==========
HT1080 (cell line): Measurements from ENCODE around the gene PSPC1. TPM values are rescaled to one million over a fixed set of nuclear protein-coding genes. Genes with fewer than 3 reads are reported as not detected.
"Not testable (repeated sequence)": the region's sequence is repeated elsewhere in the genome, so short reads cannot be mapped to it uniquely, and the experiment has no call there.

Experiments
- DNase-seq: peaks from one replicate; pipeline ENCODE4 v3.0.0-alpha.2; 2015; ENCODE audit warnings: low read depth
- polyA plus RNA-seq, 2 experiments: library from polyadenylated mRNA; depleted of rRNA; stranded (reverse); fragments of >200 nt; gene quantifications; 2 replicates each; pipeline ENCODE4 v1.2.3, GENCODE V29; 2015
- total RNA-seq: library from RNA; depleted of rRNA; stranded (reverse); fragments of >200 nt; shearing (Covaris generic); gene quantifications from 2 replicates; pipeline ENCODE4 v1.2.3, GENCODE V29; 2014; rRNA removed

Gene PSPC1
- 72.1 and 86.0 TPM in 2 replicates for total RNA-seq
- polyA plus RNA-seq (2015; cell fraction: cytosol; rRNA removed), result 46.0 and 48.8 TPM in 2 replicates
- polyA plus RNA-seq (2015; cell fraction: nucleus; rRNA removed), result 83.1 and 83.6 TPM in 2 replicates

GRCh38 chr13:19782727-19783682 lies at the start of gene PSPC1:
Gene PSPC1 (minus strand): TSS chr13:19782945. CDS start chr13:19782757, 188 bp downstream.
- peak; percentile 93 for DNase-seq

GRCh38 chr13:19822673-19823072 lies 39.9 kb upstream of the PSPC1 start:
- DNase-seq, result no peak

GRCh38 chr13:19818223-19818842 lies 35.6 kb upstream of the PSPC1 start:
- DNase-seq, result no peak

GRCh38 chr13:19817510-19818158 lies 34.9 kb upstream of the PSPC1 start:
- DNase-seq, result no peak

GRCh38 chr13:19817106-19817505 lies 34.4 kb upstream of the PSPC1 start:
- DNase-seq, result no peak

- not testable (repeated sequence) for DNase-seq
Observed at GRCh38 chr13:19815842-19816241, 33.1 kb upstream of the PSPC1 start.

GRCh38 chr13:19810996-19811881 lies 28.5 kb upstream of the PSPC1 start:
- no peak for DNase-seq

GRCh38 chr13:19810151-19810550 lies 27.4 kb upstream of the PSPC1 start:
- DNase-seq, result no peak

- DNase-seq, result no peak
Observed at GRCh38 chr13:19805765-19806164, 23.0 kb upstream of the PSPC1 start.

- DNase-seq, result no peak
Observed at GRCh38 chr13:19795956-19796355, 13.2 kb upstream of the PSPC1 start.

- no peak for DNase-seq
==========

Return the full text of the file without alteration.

HT1080 (cell line): Measurements from ENCODE around the gene PSPC1. TPM values are rescaled to one million over a fixed set of nuclear protein-coding genes. Genes with fewer than 3 reads are reported as not detected.
"Not testable (repeated sequence)": the region's sequence is repeated elsewhere in the genome, so short reads cannot be mapped to it uniquely, and the experiment has no call there.

Experiments
- DNase-seq: peaks from one replicate; pipeline ENCODE4 v3.0.0-alpha.2; 2015; ENCODE audit warnings: low read depth
- polyA plus RNA-seq, 2 experiments: library from polyadenylated mRNA; depleted of rRNA; stranded (reverse); fragments of >200 nt; gene quantifications; 2 replicates each; pipeline ENCODE4 v1.2.3, GENCODE V29; 2015
- total RNA-seq: library from RNA; depleted of rRNA; stranded (reverse); fragments of >200 nt; shearing (Covaris generic); gene quantifications from 2 replicates; pipeline ENCODE4 v1.2.3, GENCODE V29; 2014; rRNA removed

Gene PSPC1
- 72.1 and 86.0 TPM in 2 replicates for total RNA-seq
- polyA plus RNA-seq (2015; cell fraction: cytosol; rRNA removed), result 46.0 and 48.8 TPM in 2 replicates
- polyA plus RNA-seq (2015; cell fraction: nucleus; rRNA removed), result 83.1 and 83.6 TPM in 2 replicates

GRCh38 chr13:19782727-19783682 lies at the start of gene PSPC1:
Gene PSPC1 (minus strand): TSS chr13:19782945. CDS start chr13:19782757, 188 bp downstream.
- peak; percentile 93 for DNase-seq

GRCh38 chr13:19822673-19823072 lies 39.9 kb upstream of the PSPC1 start:
- DNase-seq, result no peak

GRCh38 chr13:19818223-19818842 lies 35.6 kb upstream of the PSPC1 start:
- DNase-seq, result no peak

GRCh38 chr13:19817510-19818158 lies 34.9 kb upstream of the PSPC1 start:
- DNase-seq, result no peak

GRCh38 chr13:19817106-19817505 lies 34.4 kb upstream of the PSPC1 start:
- DNase-seq, result no peak

- not testable (repeated sequence) for DNase-seq
Observed at GRCh38 chr13:19815842-19816241, 33.1 kb upstream of the PSPC1 start.

GRCh38 chr13:19810996-19811881 lies 28.5 kb upstream of the PSPC1 start:
- no peak for DNase-seq

GRCh38 chr13:19810151-19810550 lies 27.4 kb upstream of the PSPC1 start:
- DNase-seq, result no peak

- DNase-seq, result no peak
Observed at GRCh38 chr13:19805765-19806164, 23.0 kb upstream of the PSPC1 start.

- DNase-seq, result no peak
Observed at GRCh38 chr13:19795956-19796355, 13.2 kb upstream of the PSPC1 start.

- no peak for DNase-seq